The gastric cancer cell line MCG-803 was purchased from the Shanghai Cell Bank (Shanghai, China). Gastric cancer cells were cultured in Roswell Park Memorial Institute medium (RPMI) 1640 supplemented (GIBCO, Shanghai, China) with 10% fetal bovine serum (FBS) (Sijixin, Beijing, China). The cells were incubated at 37°C under 5% carbon dioxide. The cells were seeded into 6-well plates overnight at a total of 2 × 105 cells per well until the cultures reached approximately 90% confluence. The cells were then transfected with a mixture of either 0.4 g of pcDNA3.1(+)-AP-2α, 0.4 µg of pcDNA3.1(+)-AP-2α, or 0.4 µl phosphate-buffered saline plus 8 µl of Effectene transfection reagent (Qiagen, Shanghai, China) in 1000 µl of fresh serum-free RPMI 1640 culture medium. The transfected cells were selected using G418 (400 µg/ml). After 4 weeks of exposure to selection pressure, monoclonal cells were selected and further cultured for subsequent experimentation.

Real-time polymerase chain reaction

Total RNA from cells and tissues samples was extracted using Trizol reagent (Invitrogen) according to the manufacturer’s instruction. The extracted RNA was pretreated with RNase-free DNase, and about 1 mg of total RNA was used for reverse transcription by using a one-step real-time quantitative reverse transcription polymerase chain reaction (RT-PCR) kit (Invitrogen) in a thermocycler (Bio-rad iQ5, Bio-rad) under the following reaction conditions: cDNA synthesis, 45°C for 30 min; inactivation, 94°C for 2 min; PCR amplification of 40 cycles, denature at 94°C for 30 s, annealing at 55°C for 30 s, chain extension at 72°C for 45 s, and a final chain extension at 72°C for 10 min. Expression data were normalized to the geometric mean of the housekeeping -actin gene to control the variability in expression levels. Real time-PCR was designed using the Primer Express Software version 3.0 (Applied Biosystems). The same method was used to detect Blc-2, ErbB2, ERα, caspase-9, p21WAF1/CIP1, and caspase-3, ‑8, and ‑9 protein expression in a primary-tumor nude mouse model.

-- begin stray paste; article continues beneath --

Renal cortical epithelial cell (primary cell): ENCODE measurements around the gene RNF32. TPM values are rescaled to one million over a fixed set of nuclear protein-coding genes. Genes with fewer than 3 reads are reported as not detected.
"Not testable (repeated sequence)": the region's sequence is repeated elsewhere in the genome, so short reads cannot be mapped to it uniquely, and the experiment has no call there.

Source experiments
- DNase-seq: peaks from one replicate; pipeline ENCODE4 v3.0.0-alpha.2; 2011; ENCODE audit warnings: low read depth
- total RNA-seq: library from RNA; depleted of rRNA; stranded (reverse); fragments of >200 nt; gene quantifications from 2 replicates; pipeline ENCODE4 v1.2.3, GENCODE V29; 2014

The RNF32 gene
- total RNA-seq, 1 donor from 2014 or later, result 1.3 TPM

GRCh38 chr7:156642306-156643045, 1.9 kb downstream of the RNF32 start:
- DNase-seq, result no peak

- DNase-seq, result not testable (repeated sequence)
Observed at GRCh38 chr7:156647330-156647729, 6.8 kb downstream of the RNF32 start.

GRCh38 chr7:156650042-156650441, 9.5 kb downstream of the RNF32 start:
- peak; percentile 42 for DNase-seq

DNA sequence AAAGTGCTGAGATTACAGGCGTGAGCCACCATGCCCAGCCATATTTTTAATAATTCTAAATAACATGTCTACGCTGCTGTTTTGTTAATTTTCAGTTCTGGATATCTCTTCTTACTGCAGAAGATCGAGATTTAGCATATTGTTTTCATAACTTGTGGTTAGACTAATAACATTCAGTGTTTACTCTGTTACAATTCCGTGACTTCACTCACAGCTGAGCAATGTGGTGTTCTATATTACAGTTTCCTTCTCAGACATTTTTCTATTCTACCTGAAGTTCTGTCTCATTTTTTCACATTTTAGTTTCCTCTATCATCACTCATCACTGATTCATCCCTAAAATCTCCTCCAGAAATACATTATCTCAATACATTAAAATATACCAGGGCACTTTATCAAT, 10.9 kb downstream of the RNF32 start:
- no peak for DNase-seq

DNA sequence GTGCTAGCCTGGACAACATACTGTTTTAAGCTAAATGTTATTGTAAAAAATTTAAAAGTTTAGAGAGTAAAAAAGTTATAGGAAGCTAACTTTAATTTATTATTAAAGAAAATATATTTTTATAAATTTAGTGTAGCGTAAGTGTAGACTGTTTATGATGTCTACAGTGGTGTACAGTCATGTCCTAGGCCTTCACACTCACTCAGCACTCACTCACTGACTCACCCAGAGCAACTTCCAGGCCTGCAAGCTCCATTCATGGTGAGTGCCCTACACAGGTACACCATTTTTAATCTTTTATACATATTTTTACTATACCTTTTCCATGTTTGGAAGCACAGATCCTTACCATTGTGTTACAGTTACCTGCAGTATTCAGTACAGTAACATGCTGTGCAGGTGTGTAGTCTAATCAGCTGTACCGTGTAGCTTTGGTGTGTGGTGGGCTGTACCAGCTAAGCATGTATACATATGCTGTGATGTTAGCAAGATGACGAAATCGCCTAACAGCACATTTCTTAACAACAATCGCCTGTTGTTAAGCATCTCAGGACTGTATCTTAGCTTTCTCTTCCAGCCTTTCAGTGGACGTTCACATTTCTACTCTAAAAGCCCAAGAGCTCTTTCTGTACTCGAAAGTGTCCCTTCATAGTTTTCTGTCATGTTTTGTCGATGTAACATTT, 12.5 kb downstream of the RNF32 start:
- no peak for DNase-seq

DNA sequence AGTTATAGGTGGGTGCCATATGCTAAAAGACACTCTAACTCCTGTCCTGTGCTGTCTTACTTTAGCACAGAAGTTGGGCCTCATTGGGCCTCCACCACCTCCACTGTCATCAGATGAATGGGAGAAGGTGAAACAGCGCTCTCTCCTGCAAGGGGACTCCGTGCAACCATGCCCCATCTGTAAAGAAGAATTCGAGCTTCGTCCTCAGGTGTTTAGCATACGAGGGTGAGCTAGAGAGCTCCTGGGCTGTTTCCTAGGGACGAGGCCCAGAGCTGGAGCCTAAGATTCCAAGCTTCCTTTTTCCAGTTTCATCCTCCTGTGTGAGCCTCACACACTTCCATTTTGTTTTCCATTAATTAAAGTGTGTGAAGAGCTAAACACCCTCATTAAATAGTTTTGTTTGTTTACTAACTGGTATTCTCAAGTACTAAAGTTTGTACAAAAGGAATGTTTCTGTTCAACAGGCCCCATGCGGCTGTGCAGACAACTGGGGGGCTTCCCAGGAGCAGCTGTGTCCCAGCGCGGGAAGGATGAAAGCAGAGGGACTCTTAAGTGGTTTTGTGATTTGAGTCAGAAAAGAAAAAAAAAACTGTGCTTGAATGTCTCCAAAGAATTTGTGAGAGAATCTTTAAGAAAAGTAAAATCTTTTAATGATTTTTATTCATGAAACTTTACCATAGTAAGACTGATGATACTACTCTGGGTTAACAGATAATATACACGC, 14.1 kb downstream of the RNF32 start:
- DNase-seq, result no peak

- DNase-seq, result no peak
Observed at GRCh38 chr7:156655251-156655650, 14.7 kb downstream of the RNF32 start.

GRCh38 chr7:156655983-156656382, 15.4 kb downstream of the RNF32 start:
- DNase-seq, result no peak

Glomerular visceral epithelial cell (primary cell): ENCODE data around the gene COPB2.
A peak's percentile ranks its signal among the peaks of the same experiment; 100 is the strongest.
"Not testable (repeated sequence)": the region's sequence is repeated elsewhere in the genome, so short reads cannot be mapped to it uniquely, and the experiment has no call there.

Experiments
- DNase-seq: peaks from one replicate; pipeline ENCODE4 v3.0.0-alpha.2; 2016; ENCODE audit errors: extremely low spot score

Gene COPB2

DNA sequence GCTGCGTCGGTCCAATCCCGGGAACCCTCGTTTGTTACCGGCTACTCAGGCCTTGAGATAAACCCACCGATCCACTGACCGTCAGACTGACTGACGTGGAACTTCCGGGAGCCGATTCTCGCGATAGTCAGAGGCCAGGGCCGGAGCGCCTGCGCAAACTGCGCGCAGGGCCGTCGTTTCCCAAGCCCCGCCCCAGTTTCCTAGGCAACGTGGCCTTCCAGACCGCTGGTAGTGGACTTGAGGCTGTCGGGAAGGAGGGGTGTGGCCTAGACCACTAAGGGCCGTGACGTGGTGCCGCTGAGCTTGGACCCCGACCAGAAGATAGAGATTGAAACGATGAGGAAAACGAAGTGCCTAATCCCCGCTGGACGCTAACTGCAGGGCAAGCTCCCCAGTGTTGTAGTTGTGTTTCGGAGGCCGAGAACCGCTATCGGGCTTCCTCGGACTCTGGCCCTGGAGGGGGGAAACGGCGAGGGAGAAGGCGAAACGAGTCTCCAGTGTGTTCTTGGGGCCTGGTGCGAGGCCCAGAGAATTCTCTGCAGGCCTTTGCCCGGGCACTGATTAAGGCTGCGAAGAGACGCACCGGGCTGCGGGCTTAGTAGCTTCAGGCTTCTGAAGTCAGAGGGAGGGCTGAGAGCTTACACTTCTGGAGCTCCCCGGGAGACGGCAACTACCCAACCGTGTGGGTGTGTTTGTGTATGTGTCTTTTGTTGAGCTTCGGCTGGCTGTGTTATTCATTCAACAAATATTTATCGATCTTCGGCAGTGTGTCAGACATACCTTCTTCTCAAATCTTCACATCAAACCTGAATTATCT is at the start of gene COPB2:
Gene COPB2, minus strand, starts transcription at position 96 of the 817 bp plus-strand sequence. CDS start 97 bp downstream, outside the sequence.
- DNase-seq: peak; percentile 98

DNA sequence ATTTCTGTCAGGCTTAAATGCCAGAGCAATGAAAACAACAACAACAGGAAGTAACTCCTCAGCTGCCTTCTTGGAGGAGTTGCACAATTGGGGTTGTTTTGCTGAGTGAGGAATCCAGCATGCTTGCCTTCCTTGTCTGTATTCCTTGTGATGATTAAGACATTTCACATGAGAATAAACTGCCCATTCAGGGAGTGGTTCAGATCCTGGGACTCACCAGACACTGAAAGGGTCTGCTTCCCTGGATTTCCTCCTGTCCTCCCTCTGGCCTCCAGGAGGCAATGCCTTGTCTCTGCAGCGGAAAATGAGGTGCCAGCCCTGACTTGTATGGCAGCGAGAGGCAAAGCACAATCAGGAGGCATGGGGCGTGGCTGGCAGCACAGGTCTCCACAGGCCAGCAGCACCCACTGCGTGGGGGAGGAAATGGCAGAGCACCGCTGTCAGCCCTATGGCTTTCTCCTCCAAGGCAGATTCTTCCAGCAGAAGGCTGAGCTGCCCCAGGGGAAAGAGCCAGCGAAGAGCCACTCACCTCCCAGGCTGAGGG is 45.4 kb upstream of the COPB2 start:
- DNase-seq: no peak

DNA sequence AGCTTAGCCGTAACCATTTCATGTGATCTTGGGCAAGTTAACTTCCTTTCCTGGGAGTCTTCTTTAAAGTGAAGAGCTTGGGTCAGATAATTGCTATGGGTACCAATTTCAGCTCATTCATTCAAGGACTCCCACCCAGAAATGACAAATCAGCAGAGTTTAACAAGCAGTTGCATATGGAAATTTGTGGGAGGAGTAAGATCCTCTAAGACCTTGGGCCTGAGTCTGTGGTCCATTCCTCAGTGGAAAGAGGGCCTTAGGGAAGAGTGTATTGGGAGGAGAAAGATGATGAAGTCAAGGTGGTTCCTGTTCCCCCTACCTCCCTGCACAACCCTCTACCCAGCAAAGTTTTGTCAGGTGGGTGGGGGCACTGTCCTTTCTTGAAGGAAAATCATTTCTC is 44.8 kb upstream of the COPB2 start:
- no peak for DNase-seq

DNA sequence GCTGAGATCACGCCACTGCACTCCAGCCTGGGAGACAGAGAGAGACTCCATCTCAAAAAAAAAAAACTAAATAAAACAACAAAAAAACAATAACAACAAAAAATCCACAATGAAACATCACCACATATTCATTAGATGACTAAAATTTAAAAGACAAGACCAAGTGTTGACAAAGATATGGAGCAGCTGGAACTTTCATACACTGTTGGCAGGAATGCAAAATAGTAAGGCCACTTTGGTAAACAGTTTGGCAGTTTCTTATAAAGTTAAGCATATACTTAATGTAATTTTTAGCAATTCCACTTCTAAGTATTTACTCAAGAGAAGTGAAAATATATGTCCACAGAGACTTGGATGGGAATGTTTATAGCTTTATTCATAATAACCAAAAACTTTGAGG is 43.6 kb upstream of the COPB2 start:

Western blotting analysis

Transfected cells were solubilized in lysis buffer (150 mM sodium chloride, 0.1 M Tris (pH 8), 1% Tween 20, 50 mM diethyldithiocarbamic acid, and 1 mM ethylenediaminetetra acetic acid (pH 8)) containing protease inhibitors, before being subjected to sonication and centrifugation at 4°C for 3 min. Loading buffer (2×) was added to each of the protein solutions, which were then boiled for 5 min and separated using sodium dodecyl sulfate-polyacrylamide gel electrophoresis before being transferred to nitrocellulose membranes (Amersham Biosciences, Beijing, China). The membranes were blocked for 1 h with 5% bovine serum albumin in phosphate-buffered saline, incubated with polyclonal antibodies against Ap-2α (1 : 250; Santa Cruz Biotechnology, Beijing, China), and incubated with horseradish peroxidase-conjugated secondary antibodies (1 : 2,000; Amersham Pharmacia Biotech). Protein bands were visualized using an enhanced chemiluminescence kit, according to the manufacturer’s specifications (Boster, Wuhan, China).

MTT assay for cell proliferation

After transfection, MTT assay was applied to evaluate the proliferation of both introduced MGC-803, AGS, and SGC-7901 cells and normal GES-1 cells. A total of 2  104 cells per well were plated in 96-well plates that were cultured for 24, 48, 72, 96, and 120 h. Before removal from incubation, the cells were incubated with 200 µl of 0.5 mg/ml MTT (Sigma, Guangzhou, China) for an additional 4 h. The medium was then replaced with 200 µl of dimethyl sulfoxide (Sigma-Aldrich, Guangzhou, China) to resolve the crystals. The absorbance at 490 nm was then measured for each well.

Flow cytometry-based cell cycle assay

Transfected cells (1  106) were trypsinized and fixed with prechilled 75% ethanol at 4°C for 24 h. The cells were then treated with 1% RNase at 37°C for 30 min and stained with 50 µg/ml propidium iodide (Sigma-Aldrich) for 1 h at 4°C. Cell cycle analysis was then performed using flow cytometry (Beckman-Coulter, Brea, CA), and the data were analyzed using multicycle DNA content and cell analysis software.